There is nothing more frustrating for a landscape business owner than to provide a client with a season’s worth of outstanding, timely service only to have them make excuse after excuse about why they can’t pay you on time, or worse, simply stiff you outright.
Collecting money that’s rightfully owed you can be a challenging issue. The best solution is to not be in that position to begin with. Weed out the low and non-payers before the situation gets out of hand and establish relationships in which the client clearly understands that you need to get paid on time so that you, in turn, can honor your commitments.
Once a contract is signed, payment is non-negotiable. There has to be clearly established payment terms that include consequences for non-payment. Make sure to review this policy in person with the client, so they are aware of your policy.
If clients don’t pay their bills on time, then service is interrupted. Period. Don’t go back and do more work! I get it; I’ve been there. Sometimes, I feel like I have cared more for some clients’ gardens than they ever did. But you simply can’t go back when there are outstanding invoices. You’ll just be creating a bigger issue.
Instead, you must let the property go…let them feel what it is like when your valuable efforts are not there. But don’t be passive about it. Contact them and let them know in a kind and professional manner that services have been suspended until their account is up to date.
Of course, there are circumstances when clients have genuine trouble paying. Perhaps they’ve had an unexpected medical expense or work-related problem. It’s important for both the relationship and your business to be willing to work with them within reason.
Here are 15 do’s and don’ts that can help you establish an “environment of timely payment” to ensure your business can successfully operate and your clients continue to be satisfied:
- Do have written contracts or agreements and know the difference between the two.
- Do have agreement signed: agreements need only be signed by the client where contracts should be signed by you and the client.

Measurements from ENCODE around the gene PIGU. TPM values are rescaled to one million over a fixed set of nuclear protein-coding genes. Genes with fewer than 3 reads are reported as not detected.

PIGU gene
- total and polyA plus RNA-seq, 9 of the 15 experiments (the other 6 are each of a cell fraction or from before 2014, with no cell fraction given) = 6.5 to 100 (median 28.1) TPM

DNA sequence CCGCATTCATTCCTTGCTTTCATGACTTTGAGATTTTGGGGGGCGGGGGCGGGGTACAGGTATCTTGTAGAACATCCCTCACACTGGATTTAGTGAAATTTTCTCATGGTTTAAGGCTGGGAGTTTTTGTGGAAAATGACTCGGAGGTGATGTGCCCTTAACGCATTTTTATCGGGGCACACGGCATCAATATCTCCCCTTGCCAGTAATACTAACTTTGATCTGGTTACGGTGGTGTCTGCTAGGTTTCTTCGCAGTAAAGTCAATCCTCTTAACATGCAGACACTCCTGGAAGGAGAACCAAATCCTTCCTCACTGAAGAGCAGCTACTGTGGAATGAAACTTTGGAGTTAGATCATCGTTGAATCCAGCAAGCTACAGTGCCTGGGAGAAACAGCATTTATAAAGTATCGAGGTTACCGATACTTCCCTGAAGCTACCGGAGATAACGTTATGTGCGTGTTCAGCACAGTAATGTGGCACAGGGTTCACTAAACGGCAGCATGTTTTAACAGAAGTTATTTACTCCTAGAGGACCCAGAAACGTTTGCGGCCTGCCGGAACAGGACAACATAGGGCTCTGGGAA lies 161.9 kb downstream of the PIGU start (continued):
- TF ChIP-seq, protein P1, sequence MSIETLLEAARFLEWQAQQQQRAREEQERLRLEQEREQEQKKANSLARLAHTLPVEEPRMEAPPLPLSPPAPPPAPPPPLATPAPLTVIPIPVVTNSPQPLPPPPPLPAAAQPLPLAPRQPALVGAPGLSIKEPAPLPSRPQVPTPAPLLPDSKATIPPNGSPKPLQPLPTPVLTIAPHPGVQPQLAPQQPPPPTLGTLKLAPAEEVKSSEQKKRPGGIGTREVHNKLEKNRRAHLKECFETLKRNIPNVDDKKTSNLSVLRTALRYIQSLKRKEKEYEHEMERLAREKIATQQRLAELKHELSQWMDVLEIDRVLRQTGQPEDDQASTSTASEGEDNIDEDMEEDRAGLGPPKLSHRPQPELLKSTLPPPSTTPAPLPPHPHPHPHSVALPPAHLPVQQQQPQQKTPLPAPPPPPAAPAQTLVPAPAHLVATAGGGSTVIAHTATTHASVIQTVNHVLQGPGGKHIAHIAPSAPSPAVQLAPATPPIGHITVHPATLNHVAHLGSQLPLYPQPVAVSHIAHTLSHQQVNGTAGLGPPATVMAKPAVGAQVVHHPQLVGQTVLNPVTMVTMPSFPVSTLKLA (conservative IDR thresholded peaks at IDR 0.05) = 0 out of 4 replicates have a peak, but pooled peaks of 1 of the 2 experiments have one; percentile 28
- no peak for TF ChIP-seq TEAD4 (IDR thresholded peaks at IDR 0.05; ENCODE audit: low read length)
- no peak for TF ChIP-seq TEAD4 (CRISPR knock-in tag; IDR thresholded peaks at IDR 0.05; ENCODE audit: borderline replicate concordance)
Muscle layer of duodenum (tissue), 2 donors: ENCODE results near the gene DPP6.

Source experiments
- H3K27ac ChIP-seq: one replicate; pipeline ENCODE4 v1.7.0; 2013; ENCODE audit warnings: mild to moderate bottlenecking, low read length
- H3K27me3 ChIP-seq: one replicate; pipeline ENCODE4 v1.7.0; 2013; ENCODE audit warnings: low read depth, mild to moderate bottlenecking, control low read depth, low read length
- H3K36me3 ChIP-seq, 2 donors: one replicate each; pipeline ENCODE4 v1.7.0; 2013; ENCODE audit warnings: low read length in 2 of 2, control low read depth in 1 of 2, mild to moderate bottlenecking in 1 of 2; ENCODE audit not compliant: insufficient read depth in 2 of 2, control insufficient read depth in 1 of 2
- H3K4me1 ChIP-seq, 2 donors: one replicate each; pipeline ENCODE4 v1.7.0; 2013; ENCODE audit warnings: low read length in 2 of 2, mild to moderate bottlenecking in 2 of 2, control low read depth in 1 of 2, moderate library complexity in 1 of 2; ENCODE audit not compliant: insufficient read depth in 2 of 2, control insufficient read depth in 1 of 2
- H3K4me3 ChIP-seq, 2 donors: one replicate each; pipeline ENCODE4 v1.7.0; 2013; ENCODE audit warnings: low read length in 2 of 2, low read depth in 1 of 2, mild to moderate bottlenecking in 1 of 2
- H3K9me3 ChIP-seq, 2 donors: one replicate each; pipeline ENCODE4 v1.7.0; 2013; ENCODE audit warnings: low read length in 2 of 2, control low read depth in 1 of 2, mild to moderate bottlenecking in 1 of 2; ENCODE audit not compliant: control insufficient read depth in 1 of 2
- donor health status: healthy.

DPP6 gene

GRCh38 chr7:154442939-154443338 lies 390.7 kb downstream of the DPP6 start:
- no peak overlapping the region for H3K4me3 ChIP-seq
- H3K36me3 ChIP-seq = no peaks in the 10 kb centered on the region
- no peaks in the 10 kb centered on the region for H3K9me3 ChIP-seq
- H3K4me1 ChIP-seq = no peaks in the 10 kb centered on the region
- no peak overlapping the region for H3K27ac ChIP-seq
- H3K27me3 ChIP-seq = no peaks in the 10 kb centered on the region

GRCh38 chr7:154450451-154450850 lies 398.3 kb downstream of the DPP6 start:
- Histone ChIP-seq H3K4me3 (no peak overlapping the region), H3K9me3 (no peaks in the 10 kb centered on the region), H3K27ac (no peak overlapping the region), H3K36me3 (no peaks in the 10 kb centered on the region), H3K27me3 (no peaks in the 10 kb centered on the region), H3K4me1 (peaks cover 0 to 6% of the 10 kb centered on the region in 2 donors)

- Do communicate and review the agreement or contract with a client – take the time to complete the sales process and make sure you walk them through all of the points of the agreement or contract to avoid misunderstanding that could delay payment later.
- Do have all pages initialed on contracts that have more than one page.
- Do include clearly defined payment terms in all agreements.
- Do have a clause about non-payment consequences – interest, interruption of service, etc. – in all agreements and contracts.
- Do have clients reply with an acceptance of all quotes provided by email. Email is date-stamped and serves as the contract, so print it out and put it in their file.
- Do have up-front conversations with clients who are slow payers. Have a process: if they don’t pay, send an email about the open invoice with a request for payment so that you can schedule the next project. Don’t be afraid to speak with clients who don’t pay because there may be a good reason.
- Do stand by your non-payment contingency. If you state you charge interest, then charge it.
- Do assume all clients want to pay – reach out to the client to understand why they’re not paying.
- Do decide if you want to continue to work with bad payers. If it upsets you too much then don’t work for them anymore or start taking credit cards and auto bill.
- Don’t not have a contract or an agreement – and don’t make verbal financial agreements.
- Don’t leave verbal discussions as is. Do follow up with a document that outlines the details and get confirmation that the client accepts.
- Don’t use approximate financial language – don’t say it’s going to be “around $3,000” because when the bill comes in at $3,200 the client will not be happy.
- Don’t quote ranges unless you qualify why there is a range because clients will always gravitate to the lower number. If they do not understand why there is a range, then you cannot defend the upper end of the range when you invoice.
You work too hard to put up with slow-pays and deadbeats. Achieving and remaining on sound financial footing means taking a long, hard look at your client list and paring away the clients who take up too much of your time with collections. And when you jettison the deadwood that means you now have room for more topnotch clients.